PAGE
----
Queen Mary 1 of England (daughter of Henry VIII & Katherine of Aragon) aka Bloody Mary

The Most Evil Women In History - Bloody Mary Tudor (part1/3)

The death of Queen Elizabeth I., as imagined by artist, Paul Delaroche (1828). In March 1603 Elizabeth was described as being unwell and seemed depressed. She took up residence in one of her favourite palaces – Richmond – close to the River Thames. She refused to allow herself to be examined, and she refused take to her bed – standing for hours on end. As her condition deteriorated her ladies-in-waiting spread cushions on the floor, and Elizabeth eventually lay down on them.

A portrait of Queen Mary I of England. Jane Seymour was always sympathetic to her former mistress, Catherine of Aragon, and allowed herself to become the figurehead of the faction aiming to topple Queen Anne Boleyn from her throne. Jane made friends with Mary before she became Queen, and helped to bring her back into Henry VIII's favor after she married him.

Katherine of Aragon, 1st Queen of Henry VIII

Mary Queen of Scots - Born 1546, Imprisoned 1568, Executed 1587 - Mother of King James I of England

Mary Queen of Scots, aged 19, in white mourning to mark the loss of three members of her immediate family within a period of 18 months. Her father-in-law Henry II died in July 1559; her mother Mary of Guise died in Scotland in June 1560; and in December of the same year her husband Francis II died. Mary, no longer Queen of France, returned to Scotland in August 1561. Wearing white was the official sign of mourning worn by women of royal blood or high-ranking courtiers.

Queen Jane Seymour - Henry VIII's beloved 3rd wife - only wife to provide a son, yet died soon after giving birth. Henry went into a great depression after she died because of his love for her.

Children of Henry VII and Elizabeth of York: Arthur, Prince of Wales. Margaret, Queen of Scotland. Henry, King of England. Mary, Queen of France.

Abott's Queen Elizabeth - "ELIZABETH'S PROGRESS TO LONDON" - Wood Engraving - 1869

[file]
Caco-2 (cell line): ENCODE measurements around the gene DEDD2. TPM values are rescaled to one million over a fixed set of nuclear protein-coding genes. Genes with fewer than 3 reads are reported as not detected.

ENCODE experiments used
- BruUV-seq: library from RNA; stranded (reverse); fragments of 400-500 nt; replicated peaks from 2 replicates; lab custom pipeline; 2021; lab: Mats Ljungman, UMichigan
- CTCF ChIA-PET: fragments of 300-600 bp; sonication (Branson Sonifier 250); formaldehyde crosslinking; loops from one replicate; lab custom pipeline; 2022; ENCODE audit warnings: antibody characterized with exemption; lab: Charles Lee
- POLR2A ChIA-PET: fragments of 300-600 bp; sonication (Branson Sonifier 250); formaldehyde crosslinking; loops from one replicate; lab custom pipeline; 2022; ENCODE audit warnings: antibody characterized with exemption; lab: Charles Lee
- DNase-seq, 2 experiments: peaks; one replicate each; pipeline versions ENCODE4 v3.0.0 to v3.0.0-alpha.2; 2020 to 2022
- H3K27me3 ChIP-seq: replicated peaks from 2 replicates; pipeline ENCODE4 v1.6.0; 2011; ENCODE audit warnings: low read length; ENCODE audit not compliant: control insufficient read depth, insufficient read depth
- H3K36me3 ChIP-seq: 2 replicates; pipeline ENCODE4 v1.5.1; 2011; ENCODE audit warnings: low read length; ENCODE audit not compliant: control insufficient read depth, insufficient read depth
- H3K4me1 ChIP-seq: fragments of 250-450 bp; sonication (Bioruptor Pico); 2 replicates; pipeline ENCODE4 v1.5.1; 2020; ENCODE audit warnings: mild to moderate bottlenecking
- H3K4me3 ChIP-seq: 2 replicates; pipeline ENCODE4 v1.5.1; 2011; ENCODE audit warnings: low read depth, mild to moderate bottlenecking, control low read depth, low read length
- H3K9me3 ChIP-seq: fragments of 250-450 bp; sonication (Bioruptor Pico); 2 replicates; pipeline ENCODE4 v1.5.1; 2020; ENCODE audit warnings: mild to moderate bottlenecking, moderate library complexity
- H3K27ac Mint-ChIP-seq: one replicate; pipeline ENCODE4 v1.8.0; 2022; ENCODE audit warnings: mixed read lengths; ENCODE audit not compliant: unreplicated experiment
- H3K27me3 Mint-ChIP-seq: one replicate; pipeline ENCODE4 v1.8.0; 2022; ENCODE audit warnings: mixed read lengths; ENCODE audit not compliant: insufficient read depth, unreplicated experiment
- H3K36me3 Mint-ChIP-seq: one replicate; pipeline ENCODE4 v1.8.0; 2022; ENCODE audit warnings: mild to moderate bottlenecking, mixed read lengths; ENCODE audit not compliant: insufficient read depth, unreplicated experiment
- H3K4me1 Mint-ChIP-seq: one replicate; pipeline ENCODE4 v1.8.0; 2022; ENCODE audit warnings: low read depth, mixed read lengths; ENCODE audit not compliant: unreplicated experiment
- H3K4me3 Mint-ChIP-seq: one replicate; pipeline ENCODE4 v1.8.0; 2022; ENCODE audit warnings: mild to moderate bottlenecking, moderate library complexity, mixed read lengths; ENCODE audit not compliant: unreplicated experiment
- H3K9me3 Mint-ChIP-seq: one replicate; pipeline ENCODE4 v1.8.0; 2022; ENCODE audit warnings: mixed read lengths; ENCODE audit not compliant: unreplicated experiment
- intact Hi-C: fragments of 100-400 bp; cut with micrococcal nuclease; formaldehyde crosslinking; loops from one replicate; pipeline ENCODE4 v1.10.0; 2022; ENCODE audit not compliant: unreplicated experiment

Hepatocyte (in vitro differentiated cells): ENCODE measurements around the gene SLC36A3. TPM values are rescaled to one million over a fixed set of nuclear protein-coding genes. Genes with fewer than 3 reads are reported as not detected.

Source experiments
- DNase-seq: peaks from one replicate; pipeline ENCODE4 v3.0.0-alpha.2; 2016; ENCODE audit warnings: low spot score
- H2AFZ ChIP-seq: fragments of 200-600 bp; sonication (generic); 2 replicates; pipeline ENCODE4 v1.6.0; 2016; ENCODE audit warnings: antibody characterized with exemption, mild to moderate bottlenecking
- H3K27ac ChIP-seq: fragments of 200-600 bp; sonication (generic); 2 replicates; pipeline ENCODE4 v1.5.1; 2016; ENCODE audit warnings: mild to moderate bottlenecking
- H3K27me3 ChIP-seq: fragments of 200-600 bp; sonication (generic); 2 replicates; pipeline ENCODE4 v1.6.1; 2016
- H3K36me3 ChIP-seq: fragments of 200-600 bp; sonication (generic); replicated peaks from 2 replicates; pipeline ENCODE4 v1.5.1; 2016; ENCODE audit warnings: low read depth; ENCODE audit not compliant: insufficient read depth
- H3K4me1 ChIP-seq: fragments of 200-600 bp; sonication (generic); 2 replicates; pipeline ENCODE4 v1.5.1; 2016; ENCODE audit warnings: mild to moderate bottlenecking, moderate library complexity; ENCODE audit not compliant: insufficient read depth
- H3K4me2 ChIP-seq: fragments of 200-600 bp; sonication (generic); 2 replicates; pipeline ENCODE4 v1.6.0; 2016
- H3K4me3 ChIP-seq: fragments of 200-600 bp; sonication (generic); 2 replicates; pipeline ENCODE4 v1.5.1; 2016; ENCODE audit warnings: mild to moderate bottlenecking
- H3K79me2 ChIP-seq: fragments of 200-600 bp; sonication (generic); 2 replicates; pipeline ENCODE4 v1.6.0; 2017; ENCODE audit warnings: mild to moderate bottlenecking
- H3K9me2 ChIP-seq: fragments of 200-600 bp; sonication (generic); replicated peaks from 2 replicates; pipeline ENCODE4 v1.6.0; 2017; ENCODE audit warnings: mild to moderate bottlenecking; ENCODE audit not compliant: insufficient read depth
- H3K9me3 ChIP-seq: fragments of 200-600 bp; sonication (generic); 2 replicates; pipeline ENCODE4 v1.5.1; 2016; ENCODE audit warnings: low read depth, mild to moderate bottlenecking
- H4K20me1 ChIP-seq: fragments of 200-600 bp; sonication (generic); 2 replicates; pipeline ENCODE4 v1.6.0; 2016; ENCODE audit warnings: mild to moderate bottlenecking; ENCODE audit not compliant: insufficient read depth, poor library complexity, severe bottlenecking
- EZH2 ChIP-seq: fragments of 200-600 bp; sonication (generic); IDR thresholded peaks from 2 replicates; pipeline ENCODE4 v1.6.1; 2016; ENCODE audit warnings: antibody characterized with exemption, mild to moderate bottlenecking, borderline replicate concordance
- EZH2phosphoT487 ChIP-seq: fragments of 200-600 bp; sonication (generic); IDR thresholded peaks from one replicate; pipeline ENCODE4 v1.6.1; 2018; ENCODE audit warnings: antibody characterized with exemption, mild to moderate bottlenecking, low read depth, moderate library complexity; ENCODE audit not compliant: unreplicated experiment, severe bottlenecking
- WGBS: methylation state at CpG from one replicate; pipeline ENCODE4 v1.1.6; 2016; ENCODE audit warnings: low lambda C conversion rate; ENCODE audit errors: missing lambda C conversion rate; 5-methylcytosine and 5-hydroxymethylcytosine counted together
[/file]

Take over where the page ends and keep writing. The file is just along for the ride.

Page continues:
Mary Queen of Scots, something I didn't know, she was six feet tall! This does make sense since her Great-Grandfather King Edward IV was the tallest king to ever rule Britain.

Lady Margaret Beaufort, mother of Henry VII, grandmother of Henry VIII, Margaret, and Mary Tudor

Portrait of Queen Elizabeth I. (1533-1603) by Marcus, the Younger Gheeraerts. Portrait painted when Elizabeth was about fifty.

Queen Charlotte: Known to many as the first Black Queen of England, Queen Charlotte of Mecklenburg-Strelitz, was married to King George III. Although many argue over Queen Charlotte’s ambiguous racial background, it was discovered that she was a direct descendent of Margarita de Castro y Sousa, a Black branch of the Portuguese Royal family. Throughout history many have commented that she had Black/African features, and her beauty and her mixed heritage was eloquently captured in a poem writt...

Mary Tudor, daughter of King Henry VIII and Queen Catherine of Aragon

Queen Mary I of England, Bloody Mary (1516-1558) Crowned Queen on October 1, 1553 after the death of her half brother, Edward VI and the removal of Lady Jane Grey, The Nine Days Queen. Mary became the second wife of Phillip II in 1554, but produced no heirs. A devout Catholic, she attempted to return England to Catholicism by burning nearly 300 Protestant at the stake as heretics, earning her the moniker Bloody Mary. She reigned five years, but by March 1558, she gave into the fact that her ...

nknown Description English: King Frances II. of France and his wife Mary Stuart, Queen of France and Queen of Scotland, Francois II & Mary Stewart, Queen of Scotland, his wife Date circa 1558 Current location [show]Bibliothèque nationale de France  Source/Photographer http://www.blastmilk.com/decollete/gallery/tudor/maryqosandfrancis-thumb.jpg From Catherine de' Medici's Book of Hours

Elizabeth I

Mary of Guise (1515 - 1560). Queen of Scotland from 1538 to her husband's death in 1542. She married James V and had one daughter.

Tudor Manor House, Henry VIII : Gorgeous architecture

Mary Queen of Scots